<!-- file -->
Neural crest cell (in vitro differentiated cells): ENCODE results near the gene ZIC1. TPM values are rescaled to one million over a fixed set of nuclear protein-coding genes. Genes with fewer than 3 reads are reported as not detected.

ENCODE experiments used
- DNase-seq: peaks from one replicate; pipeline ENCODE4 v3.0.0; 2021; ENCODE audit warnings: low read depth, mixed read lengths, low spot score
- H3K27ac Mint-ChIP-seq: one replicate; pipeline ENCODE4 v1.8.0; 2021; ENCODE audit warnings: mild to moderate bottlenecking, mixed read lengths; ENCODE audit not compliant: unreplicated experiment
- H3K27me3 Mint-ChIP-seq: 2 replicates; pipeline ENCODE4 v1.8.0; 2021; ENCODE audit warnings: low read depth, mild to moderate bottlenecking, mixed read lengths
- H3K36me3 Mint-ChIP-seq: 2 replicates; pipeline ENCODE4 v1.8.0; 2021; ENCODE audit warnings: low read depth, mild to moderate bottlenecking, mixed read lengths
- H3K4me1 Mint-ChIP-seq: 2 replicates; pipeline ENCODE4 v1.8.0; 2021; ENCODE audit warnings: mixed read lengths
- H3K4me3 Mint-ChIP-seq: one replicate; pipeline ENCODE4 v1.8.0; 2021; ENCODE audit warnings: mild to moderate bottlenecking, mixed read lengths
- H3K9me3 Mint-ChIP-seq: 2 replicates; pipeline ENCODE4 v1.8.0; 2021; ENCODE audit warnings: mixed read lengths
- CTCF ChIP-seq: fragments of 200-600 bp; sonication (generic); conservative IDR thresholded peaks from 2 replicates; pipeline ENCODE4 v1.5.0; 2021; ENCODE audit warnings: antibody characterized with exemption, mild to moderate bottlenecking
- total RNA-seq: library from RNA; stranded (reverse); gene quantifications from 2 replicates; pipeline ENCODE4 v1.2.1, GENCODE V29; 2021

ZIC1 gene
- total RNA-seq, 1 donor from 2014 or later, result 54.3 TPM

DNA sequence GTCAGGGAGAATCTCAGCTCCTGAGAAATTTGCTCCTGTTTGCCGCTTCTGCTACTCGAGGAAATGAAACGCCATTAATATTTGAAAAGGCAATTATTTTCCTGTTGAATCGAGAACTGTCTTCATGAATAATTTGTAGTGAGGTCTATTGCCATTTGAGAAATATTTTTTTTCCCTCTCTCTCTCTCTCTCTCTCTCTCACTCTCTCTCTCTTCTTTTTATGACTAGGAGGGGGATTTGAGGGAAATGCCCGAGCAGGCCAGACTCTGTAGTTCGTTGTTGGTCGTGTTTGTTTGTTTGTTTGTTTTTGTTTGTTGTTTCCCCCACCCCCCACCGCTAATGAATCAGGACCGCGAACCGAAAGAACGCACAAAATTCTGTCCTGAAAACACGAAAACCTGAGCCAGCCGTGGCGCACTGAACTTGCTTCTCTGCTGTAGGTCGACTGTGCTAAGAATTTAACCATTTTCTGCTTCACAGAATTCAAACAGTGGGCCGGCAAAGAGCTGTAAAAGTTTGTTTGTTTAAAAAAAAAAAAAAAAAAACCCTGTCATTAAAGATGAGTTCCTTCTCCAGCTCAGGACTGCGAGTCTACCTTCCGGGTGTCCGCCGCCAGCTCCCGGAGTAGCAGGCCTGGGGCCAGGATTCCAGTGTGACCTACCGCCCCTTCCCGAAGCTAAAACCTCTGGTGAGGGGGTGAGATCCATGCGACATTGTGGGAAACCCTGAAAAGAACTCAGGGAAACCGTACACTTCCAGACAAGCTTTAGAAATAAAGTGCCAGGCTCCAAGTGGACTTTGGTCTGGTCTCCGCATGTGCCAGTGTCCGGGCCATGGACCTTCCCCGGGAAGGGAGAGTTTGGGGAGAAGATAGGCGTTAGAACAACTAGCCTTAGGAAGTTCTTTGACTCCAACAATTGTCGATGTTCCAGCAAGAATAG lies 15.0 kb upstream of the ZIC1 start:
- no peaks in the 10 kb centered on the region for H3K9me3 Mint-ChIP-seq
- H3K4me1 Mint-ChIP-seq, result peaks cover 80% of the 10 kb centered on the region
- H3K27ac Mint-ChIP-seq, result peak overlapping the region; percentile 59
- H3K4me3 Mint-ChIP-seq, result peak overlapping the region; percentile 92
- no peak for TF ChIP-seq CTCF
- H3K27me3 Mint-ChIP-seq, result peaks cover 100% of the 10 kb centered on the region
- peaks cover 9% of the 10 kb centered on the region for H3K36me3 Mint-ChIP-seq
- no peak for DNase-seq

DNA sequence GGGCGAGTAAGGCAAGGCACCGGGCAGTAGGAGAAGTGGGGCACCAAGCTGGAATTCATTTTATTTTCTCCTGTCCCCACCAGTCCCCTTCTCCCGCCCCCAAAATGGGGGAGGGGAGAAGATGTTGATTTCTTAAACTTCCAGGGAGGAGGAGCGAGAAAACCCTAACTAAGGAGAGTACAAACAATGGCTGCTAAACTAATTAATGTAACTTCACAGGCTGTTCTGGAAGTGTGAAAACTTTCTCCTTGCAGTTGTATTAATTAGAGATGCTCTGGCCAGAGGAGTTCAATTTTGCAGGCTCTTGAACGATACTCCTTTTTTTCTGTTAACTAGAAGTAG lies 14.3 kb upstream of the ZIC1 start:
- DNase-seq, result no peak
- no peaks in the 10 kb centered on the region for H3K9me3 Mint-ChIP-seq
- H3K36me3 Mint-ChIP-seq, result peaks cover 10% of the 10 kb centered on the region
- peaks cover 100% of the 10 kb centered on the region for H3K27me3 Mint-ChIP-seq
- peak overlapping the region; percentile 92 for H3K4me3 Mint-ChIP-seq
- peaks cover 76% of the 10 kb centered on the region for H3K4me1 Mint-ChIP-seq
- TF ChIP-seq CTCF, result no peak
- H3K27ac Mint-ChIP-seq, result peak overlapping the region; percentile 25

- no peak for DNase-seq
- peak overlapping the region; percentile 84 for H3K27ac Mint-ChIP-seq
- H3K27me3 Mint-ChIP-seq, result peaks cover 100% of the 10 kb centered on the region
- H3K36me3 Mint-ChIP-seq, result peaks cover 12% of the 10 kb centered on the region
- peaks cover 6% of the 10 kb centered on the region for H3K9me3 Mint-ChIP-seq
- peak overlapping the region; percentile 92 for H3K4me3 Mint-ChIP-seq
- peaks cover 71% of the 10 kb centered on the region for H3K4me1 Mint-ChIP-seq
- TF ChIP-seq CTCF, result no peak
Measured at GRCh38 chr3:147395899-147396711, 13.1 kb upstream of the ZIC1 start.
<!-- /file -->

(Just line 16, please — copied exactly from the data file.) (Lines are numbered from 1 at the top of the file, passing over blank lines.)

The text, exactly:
- H3K4me1 Mint-ChIP-seq, result peaks cover 80% of the 10 kb centered on the region